The Bangladeshi I know is passionate. He is as passionate about his fish as he is about a good argument. I’ve had some of my best fights with Bengalis, from Kosha to Kobita, Rosogolla to Ray, Biryani to Bangladesh and Bhappa Aloo to Bhappi Lahiri. Be it music, religion, culture and food, it is a passion that is honest and towering. And all this intense sentiment and zeal explodes during the four days of Pujo.
I’ve been to Kolkata at least four times during these auspicious days of Pujo, and the city seems to be up to speed. The streets turn into a psychedelic carnival, a deep dive into a colorful and curious world filled with ‘dhunachi’ in the sky, a fully themed decor, crazy immersive colors and the beating of ‘dhaak’ and drumming. There are pandals everywhere, accessible and within reach of every devotee. Besides the zeal of the Aarti, resounding in the streets and in the sky, with Maa Durga beaming, at her beautiful and glorious best, the evenings and nights are also time for some original Bengali hard rock. Young bands with lead drummers in dreadlocks and bass in beads are bringing forth modern Bengali fusion. And the alleys are lined with the best street food most of which is available and often only tastes this good during the festivals. It really is four days of tumultuous thrills and fun.
I usually go straight to North Kolkata to Bagbazar and ShyamBazar. The Bagbazar Durga Pujo Pandal is one of the oldest pujas in Kolkata and is over 100 years old. As you walk through the alleys lined with ancient prehistoric buildings, you get the sense of a culture slowly taking its last breath, albeit temporarily rejuvenated by the festival lights. Here young and old come together in adda’s, sipping chai and smoking cigarettes. Walk into the narrow streets and you will find shops serving traditional street food. Old ones selling Kolkata staples like Kabiraji chops and Mughlai parathas. Kabiraji cutlet is a cutlet of fish, chicken or mutton wrapped in a lacy, crispy gauze of beaten egg batter. The cutlet is dipped in egg batter and dipped in hot oil, and while it’s still frying, the remaining batter is poured onto the cutlet while turning it all the time. Sometimes the slightly more reckless cooks use their fingers and wrists to drop long strands of egg batter onto the cutlet while it is frying. It is magical to watch this hand dance as a crispy side emerges around the spicy, chopped chicken, fish or mutton. You eat this with a soft hot paratha.
While the rest of India fasts or follows a strict vegetarian diet during Navratri, a diet that often even eliminates the use of onion and garlic, Bengalis feast on a range of the best meat and fish. There are a few theories as to why this is so. One is that the goddess Durga, who is celebrated during Navratri, after conquering the evil Mahishasura, is invoked with a ‘bhog’ of fish and sacrificial meat. Another theory is that Maa Durga is worshiped less as a goddess than as a mother. And how would it be possible to welcome your own mother home, if your most delicious dishes were not on the table. So I suppose if it’s good for the Goddess, it’s good for us too. Who am I to argue, I will just enjoy the celebrations and enjoy the blessings.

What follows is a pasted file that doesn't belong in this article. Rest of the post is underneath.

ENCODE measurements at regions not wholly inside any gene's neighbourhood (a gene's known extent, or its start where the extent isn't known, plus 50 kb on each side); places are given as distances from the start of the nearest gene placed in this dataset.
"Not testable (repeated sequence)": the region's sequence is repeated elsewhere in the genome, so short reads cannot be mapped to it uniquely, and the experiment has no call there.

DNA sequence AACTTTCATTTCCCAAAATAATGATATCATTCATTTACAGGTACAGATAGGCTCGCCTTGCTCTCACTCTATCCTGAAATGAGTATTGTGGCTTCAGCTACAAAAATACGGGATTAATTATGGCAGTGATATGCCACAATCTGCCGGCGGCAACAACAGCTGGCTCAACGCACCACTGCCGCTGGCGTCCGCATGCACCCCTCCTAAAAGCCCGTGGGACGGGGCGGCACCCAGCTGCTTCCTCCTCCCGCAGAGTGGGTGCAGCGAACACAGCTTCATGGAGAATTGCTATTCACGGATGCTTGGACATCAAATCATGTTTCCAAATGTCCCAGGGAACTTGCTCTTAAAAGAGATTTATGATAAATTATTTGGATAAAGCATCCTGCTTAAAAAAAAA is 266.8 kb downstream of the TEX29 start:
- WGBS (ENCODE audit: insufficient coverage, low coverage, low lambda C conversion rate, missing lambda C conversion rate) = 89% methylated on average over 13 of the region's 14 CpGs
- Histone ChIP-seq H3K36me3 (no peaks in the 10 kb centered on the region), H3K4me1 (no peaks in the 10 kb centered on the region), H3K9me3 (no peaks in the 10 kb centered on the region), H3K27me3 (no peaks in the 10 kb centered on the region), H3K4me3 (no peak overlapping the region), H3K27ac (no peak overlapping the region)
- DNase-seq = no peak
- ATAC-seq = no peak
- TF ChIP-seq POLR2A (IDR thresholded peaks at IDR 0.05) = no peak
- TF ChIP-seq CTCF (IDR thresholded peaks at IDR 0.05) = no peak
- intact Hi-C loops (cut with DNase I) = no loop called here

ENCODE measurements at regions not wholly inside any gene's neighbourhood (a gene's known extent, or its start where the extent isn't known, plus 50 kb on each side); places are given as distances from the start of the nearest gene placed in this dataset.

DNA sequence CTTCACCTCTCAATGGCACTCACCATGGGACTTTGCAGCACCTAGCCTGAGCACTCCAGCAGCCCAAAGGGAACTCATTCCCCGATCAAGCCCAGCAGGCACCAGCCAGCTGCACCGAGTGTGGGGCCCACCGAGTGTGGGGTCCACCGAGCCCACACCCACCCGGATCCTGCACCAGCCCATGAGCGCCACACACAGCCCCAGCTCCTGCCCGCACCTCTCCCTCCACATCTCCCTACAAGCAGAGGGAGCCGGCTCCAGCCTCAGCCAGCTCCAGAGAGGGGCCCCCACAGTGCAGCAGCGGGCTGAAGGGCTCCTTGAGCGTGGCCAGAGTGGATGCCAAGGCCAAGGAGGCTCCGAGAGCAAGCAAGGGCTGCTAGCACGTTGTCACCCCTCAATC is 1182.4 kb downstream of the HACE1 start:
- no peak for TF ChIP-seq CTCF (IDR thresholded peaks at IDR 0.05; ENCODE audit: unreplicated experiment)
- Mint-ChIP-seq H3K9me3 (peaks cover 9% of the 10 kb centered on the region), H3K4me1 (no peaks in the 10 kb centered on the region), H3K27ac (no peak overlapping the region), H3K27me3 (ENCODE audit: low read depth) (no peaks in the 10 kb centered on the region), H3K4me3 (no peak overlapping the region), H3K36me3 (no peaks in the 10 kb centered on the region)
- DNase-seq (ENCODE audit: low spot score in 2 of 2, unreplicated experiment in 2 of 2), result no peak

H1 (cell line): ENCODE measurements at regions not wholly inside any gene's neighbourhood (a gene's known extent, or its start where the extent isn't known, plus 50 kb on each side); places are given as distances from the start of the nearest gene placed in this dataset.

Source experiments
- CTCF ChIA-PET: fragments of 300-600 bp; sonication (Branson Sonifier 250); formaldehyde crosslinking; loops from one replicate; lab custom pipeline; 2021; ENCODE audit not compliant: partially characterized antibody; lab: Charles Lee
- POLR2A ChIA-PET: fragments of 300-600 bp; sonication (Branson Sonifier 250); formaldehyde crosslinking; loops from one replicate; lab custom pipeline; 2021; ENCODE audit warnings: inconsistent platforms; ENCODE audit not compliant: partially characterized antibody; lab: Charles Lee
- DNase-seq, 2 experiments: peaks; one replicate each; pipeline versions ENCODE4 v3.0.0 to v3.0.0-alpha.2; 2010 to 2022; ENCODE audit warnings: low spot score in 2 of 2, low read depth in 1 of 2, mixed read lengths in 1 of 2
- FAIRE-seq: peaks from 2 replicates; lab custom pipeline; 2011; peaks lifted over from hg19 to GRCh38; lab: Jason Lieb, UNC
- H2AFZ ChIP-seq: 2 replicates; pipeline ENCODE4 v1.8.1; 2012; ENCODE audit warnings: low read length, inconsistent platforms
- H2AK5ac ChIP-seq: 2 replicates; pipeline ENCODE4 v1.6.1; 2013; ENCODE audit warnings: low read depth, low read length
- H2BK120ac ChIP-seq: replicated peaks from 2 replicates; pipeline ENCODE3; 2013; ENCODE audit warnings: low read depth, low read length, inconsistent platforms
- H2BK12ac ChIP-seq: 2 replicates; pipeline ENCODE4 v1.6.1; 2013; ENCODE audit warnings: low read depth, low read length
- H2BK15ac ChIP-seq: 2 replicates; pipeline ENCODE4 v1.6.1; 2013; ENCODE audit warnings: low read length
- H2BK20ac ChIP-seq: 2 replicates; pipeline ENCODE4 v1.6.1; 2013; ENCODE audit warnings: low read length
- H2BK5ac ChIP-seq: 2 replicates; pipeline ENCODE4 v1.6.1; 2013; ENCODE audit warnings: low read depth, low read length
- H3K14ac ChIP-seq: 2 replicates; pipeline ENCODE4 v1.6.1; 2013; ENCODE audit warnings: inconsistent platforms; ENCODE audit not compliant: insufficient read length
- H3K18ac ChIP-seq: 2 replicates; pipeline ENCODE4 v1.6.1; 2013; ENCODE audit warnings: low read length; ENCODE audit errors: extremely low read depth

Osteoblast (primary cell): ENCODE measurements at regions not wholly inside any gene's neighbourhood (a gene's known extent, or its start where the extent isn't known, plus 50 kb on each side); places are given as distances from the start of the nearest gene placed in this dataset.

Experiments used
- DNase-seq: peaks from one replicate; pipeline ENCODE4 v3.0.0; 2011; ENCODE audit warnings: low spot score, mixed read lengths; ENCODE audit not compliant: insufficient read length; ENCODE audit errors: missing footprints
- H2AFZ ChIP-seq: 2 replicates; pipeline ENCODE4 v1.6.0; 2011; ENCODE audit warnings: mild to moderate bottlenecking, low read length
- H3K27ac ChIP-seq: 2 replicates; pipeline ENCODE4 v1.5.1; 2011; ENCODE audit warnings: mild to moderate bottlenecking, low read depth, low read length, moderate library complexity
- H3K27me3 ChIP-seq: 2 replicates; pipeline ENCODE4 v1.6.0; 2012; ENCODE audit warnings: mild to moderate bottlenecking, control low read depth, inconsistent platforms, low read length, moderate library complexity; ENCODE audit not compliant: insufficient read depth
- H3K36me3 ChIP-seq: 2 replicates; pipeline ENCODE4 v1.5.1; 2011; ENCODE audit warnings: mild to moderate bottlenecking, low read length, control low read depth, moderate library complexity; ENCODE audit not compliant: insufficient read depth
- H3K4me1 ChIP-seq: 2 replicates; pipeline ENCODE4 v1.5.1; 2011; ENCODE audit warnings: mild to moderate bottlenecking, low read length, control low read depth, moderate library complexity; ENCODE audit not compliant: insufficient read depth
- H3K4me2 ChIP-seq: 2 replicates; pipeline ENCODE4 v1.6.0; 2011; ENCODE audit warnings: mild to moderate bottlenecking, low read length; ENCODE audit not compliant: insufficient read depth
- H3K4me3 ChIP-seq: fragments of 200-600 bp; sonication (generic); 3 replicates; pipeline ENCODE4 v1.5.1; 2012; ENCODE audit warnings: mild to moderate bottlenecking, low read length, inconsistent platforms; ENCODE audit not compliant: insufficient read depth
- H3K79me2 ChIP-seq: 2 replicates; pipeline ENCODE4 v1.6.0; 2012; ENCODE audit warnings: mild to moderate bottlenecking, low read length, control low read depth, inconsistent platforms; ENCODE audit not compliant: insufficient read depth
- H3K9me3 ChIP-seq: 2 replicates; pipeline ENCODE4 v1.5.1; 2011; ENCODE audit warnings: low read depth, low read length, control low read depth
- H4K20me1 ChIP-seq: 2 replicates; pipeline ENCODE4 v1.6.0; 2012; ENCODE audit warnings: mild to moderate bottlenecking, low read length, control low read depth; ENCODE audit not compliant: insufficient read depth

Fried stuff always makes great street food. Like Kachoris and Pakodas in the north, Kolkata’s Telebhaja is one of the most popular street snacks in the east. Bagbazaar Street in Kolkata is home to the best Telebhaja or bhajjiyas. People literally queue here for their Kochuris in the morning and Radhaballavis later in the day. Kochuri is a kachori, and like the kachori, these also come with a variety of fillings. Usually available in the cold months, Matar Shutir Kochuri or Koraishutir Kochuri is kachori filled with a spicy green pea filling. Hinger Kochuri is Kachori filled with a pungent and spicy filling with lots of asafoetida or hing.
There is also the Potoler Chop made from Pointed Gourd or Parwal. I prefer the crumb fried pork chop over the batter fried, especially if it’s made from raw banana flowers. The Mochar Chop, raw banana flowers mixed with a spiced mashed potato and deep fried.
Another delicacy is Dhokar Dalna or fried spiced lentil cake made with Chana dal, traditionally fried and then simmered in a gravy without garlic and onions. Interestingly, it is called Dhokar, which means ‘treason’. This is when the family is misled into believing that the lentil cake, flavored with a gravy of herbs, coconut, peanuts, etc., is actually meat.
But the king of all bhajas in the Radhaballabhi. These are soft pooris, literally Lucchis, filled with a spicy dal filling. They are just sinful and wonderful.
Stalls selling Puchhkas are a dime a dozen, and without getting into a full Bengali argument about which is better, the Golgappa, Pani Puri or Puchchka, I go to the Ghugni. Ghugni is white peas cooked into a silky slurry, gently spiced and garnished with fresh coriander, raw onions and coconut pieces. A bit like Ragda Pattice’s Ragda, but more evolved I’d say.
How can the Chinese community not be represented when it comes to Kolkata Street food? So you can find Momos in most places. Both steamed and fried and stuffed with fish, chicken, pork and vegetables, are served along with chowmein and the chilli chicken beyond almost every pandal.
But my all time favorite is the Mutton Kathi Roll, or the Kolkata Roll. Juicy pieces of mutton are marinated in spices and cooked over charcoal, smoky and slightly burnt, fried sliced onions, lime and green chillies, wrapped in a slightly sweet but crispy and flaky paratha fried in egg.
Kunal Vijayakar is a food writer from Mumbai. He tweets @kunalvijayakar and can be followed on Instagram @kunalvijayakar. His YouTube channel is called Khaane Mein Kya Hai. The views expressed in this article are those of the author and do not represent the views of this publication.
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